In this ongoing series, avid exhibition goer Sveta Antonova gives us her thoughts on what’s happening right now, documented with selfies. This week, Sveta visited exhibitions in Dublin and took a trip to the Spire.
SPACE(s) | Group Show | NCAD Yellow Box
This exhibition asked all kind of students to either contribute with some furniture for a reading room or some zines.
This open-call resulted in an impressive variety of little booklets – that’s why I spent so much time in there. Reading and looking through those art-zines was as if looking into somebody’s head. Hand printed, cut-outs, photography, writing, illustrations, graphic design, zines, zines zines and a sound piece in an installation of experimental furniture.
My favourite zine was ‘Do you know what I mean?’ – a booklet about sayings and their meaning in different languages. Illustrated and explained. Apart from that, the issue was exploring the difficulties of irregularities in the English language: Why one goose and many geese? Why a foot and two feet? I don’t know if this is fun for native speakers, but I definitely could relate to all the sayings and bits of odd language.
Though the exhibition is over, there is a new show on at the Yellow Box every week. They are mostly experimental installations and explorations of what is possible, as I said in the beginning: always worth a look.
The exhibition ran from 16 – 18 March.
DUPA End of Year Exhibition | Group Show | Steambox Gallery
DUPA‘s annual exhibition was this week, and as every Polish person at the opening explained to me, yes, ‘dupa’ is what you call your butt. Aside from this joke, which I heard about ten times during the opening, DUPA is the photography society of Trinity College Dublin. Seventeen of their members put this show together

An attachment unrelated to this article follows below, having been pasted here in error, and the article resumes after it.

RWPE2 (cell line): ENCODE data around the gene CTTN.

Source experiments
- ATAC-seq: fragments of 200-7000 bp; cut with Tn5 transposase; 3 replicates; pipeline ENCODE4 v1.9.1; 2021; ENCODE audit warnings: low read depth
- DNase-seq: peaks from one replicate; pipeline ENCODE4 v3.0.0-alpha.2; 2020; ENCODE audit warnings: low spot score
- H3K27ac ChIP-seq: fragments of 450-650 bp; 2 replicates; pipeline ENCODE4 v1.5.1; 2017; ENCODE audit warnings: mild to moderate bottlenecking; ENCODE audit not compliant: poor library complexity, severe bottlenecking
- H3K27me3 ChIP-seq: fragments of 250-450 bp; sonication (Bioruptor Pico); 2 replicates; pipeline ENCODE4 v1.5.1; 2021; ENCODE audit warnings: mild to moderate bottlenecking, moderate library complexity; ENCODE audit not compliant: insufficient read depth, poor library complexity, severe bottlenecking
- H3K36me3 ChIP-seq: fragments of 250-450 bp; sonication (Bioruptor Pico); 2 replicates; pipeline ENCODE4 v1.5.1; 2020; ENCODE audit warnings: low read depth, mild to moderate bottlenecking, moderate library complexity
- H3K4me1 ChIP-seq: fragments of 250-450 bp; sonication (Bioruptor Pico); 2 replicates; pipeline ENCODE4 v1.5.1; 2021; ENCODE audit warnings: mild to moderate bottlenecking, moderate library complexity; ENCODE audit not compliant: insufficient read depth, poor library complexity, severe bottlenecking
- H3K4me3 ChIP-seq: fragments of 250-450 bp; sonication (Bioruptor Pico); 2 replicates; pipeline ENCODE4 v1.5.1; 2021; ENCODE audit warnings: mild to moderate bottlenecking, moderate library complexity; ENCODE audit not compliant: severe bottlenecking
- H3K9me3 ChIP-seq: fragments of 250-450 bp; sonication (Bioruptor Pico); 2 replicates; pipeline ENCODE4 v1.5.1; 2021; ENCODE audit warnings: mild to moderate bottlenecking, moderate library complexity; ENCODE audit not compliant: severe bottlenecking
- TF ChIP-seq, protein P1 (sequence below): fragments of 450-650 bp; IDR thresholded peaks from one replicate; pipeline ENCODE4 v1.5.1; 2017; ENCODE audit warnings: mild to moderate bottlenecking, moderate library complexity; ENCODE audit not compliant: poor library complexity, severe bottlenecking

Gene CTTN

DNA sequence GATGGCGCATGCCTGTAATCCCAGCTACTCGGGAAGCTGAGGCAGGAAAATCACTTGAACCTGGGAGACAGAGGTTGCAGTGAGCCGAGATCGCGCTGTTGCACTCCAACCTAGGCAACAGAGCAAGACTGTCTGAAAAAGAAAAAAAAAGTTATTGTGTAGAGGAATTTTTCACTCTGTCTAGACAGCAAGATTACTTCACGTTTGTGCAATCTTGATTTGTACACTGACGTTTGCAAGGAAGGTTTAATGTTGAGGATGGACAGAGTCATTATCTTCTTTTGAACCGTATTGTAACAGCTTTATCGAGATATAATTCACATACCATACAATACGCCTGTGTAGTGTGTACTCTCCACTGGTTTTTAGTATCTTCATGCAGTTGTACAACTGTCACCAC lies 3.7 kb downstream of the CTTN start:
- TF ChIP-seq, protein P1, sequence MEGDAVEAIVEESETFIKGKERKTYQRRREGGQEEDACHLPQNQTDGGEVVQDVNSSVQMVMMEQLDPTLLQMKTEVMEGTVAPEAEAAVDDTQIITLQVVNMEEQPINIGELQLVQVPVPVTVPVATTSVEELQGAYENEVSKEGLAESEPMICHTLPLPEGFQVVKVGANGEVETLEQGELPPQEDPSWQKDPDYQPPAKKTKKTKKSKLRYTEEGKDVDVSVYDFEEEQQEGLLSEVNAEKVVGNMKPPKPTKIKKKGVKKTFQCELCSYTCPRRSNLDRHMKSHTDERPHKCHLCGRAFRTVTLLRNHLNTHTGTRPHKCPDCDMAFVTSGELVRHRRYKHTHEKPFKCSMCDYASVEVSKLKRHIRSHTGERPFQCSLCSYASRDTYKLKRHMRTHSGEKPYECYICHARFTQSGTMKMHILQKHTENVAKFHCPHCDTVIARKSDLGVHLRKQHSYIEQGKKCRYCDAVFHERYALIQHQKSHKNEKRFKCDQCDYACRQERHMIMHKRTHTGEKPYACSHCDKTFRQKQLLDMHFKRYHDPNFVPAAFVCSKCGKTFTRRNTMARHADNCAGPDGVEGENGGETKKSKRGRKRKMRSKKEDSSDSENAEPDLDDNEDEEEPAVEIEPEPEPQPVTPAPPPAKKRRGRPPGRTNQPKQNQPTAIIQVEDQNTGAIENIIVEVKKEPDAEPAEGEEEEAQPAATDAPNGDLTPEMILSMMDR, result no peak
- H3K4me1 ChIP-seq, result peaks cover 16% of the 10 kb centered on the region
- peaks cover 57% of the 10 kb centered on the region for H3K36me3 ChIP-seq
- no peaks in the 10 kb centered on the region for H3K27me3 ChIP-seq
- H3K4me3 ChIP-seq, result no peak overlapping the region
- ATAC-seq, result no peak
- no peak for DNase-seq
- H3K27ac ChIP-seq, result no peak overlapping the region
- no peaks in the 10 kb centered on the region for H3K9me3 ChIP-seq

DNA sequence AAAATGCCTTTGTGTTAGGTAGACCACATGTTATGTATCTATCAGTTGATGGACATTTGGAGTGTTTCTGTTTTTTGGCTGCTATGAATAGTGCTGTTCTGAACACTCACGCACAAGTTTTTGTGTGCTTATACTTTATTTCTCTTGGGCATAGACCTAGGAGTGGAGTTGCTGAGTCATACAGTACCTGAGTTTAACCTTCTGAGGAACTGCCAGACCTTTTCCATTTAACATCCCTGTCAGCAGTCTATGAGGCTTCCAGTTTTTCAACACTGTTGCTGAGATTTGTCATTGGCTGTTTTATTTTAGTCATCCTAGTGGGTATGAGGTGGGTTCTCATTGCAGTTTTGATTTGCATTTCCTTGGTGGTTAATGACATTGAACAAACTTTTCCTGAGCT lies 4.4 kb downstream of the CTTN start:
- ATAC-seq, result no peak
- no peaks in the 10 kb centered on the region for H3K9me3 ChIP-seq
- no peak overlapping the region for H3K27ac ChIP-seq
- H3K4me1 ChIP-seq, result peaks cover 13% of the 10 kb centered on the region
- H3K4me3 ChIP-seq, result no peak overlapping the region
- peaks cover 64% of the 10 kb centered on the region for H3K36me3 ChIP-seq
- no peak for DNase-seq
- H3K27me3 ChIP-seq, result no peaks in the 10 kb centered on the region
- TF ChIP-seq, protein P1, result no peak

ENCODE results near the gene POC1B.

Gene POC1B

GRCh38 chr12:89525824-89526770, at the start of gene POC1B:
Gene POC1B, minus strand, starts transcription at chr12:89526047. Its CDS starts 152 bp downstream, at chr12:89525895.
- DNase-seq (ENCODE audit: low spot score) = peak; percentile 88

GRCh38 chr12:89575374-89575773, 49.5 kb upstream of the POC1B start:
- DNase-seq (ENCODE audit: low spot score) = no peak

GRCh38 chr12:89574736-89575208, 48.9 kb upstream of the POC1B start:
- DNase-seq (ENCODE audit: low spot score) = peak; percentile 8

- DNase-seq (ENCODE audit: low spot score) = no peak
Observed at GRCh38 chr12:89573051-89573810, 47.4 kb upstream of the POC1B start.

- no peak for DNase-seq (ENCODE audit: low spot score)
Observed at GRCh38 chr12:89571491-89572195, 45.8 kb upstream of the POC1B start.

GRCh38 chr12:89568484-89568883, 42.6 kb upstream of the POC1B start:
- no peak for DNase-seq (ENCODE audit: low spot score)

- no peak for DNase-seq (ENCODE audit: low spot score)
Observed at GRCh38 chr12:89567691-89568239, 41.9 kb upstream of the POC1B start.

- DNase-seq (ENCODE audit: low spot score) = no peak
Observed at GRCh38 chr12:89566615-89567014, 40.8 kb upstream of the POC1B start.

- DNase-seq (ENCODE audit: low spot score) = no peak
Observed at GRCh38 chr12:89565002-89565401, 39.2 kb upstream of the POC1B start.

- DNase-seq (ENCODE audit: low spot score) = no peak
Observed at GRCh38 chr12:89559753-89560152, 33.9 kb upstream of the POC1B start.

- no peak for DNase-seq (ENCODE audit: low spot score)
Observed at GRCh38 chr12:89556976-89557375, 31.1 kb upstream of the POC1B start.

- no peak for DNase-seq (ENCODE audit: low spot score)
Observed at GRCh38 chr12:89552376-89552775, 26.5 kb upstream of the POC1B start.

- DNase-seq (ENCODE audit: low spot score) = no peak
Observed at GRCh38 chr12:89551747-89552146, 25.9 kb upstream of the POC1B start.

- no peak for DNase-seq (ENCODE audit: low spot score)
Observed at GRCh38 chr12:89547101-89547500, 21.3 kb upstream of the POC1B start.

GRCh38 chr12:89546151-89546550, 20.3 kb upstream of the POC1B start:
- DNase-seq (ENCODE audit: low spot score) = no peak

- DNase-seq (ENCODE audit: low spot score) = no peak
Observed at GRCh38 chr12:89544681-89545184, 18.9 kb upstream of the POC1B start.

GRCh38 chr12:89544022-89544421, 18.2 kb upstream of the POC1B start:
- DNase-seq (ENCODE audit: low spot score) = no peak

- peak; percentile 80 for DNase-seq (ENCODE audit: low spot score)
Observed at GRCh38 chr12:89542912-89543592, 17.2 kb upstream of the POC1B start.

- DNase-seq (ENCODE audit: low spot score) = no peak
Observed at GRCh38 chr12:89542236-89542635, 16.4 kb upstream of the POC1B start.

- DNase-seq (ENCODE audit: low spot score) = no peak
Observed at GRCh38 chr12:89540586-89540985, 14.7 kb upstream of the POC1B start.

I don’t know much about the society and their members, but what I can tell from the show it seemed that they are more photographers as in the sense of nature and landscape as well as journalistic photography and not artists as photographers – with some exceptions.
Nearly all pictures were presented in either brown or black wooden frames, all approximately the same size – which I found a bit strange. Did 17 photographers independently decide to print out all their work the same size and get it framed at the same place? Disregarding the presentation, you could see that those photographers definitely have skills, presenting detailed landscapes, sharp portraits and colourful night-life scenes. It takes a lot of practice and time to be able to take such atmospheric and detailed photographs, I was definitely impressed by Katie O’Neill’s staged Greco-Roman elements.
Jonas Peisker presented a series of pictures with a genuine love of graphic elements in architectural spaces whereas Bill Woodland hypnotised the viewers with his American illuminated advertisings.
The exhibition ran from 18 – 20 March.
Vertikaler Erdkilometer | Walter De Maria | The Spire of Dublin
The ‘Vertikaler Erdkilometer’ (Vertical Earth Kilometre) is a public art work by American artist Walter de Maria which got realised in Kassel (Germany) for the 6th documenta in 1977. What you see is a small circle in the ground. This circle is a solid, one kilometre long brass bar going 1000 metres down from where you stand and look down at it.
An extremely expensive, invisible and metaphoric piece of work. Imaginary and unbelievably strong at the same time. For me, the ‘Earth Kilometre’ is a place I visit every time I am in Kassel to not forget how strong art can be, just because of its gesture and not its visibility.
The first week I moved to Dublin, I went to O’Connell Street and smiled. The Spire looks exactly how I imagine the ‘Vertical Earth Kilometre’ looks like – just the other way around. The child in me instantly thought that this is what happens when you put a huge rod inside the earth: It comes out on the other side! I know Germany is not exactly the other side of the planet, nevertheless this is a story I will tell my kids!
Of course, by now I know the history of O’Connell Street and the Spire as well as Nelson’s Pillar and appreciate how the Spire is the opposite of Germany’s art work: visible, direct, powerful and shiny. However, the connection between Kassel and Dublin will stay in my head forever.
Due to the artwork’s nature, I could not fit my fringe into this picture, sorry about that. But why am I telling you this?